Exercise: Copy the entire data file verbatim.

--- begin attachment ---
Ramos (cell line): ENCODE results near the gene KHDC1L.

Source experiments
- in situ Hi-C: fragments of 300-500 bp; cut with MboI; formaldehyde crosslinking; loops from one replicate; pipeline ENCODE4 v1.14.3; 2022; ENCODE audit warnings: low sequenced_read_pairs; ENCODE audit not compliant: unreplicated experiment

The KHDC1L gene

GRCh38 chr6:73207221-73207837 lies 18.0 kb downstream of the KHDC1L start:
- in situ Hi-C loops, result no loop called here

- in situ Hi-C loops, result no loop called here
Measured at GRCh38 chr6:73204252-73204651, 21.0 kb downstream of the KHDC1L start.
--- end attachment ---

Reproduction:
Ramos (cell line): ENCODE results near the gene KHDC1L.

Source experiments
- in situ Hi-C: fragments of 300-500 bp; cut with MboI; formaldehyde crosslinking; loops from one replicate; pipeline ENCODE4 v1.14.3; 2022; ENCODE audit warnings: low sequenced_read_pairs; ENCODE audit not compliant: unreplicated experiment

The KHDC1L gene

GRCh38 chr6:73207221-73207837 lies 18.0 kb downstream of the KHDC1L start:
- in situ Hi-C loops, result no loop called here

- in situ Hi-C loops, result no loop called here
Measured at GRCh38 chr6:73204252-73204651, 21.0 kb downstream of the KHDC1L start.